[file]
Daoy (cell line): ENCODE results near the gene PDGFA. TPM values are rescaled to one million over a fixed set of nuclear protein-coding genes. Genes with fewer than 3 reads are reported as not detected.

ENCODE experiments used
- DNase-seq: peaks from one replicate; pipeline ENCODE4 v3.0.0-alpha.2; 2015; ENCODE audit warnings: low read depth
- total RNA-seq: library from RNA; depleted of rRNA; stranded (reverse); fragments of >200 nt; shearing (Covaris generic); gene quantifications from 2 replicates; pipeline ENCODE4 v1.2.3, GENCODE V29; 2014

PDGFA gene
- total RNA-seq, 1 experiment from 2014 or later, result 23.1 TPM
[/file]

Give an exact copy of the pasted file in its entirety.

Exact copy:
Daoy (cell line): ENCODE results near the gene PDGFA. TPM values are rescaled to one million over a fixed set of nuclear protein-coding genes. Genes with fewer than 3 reads are reported as not detected.

ENCODE experiments used
- DNase-seq: peaks from one replicate; pipeline ENCODE4 v3.0.0-alpha.2; 2015; ENCODE audit warnings: low read depth
- total RNA-seq: library from RNA; depleted of rRNA; stranded (reverse); fragments of >200 nt; shearing (Covaris generic); gene quantifications from 2 replicates; pipeline ENCODE4 v1.2.3, GENCODE V29; 2014

PDGFA gene
- total RNA-seq, 1 experiment from 2014 or later, result 23.1 TPM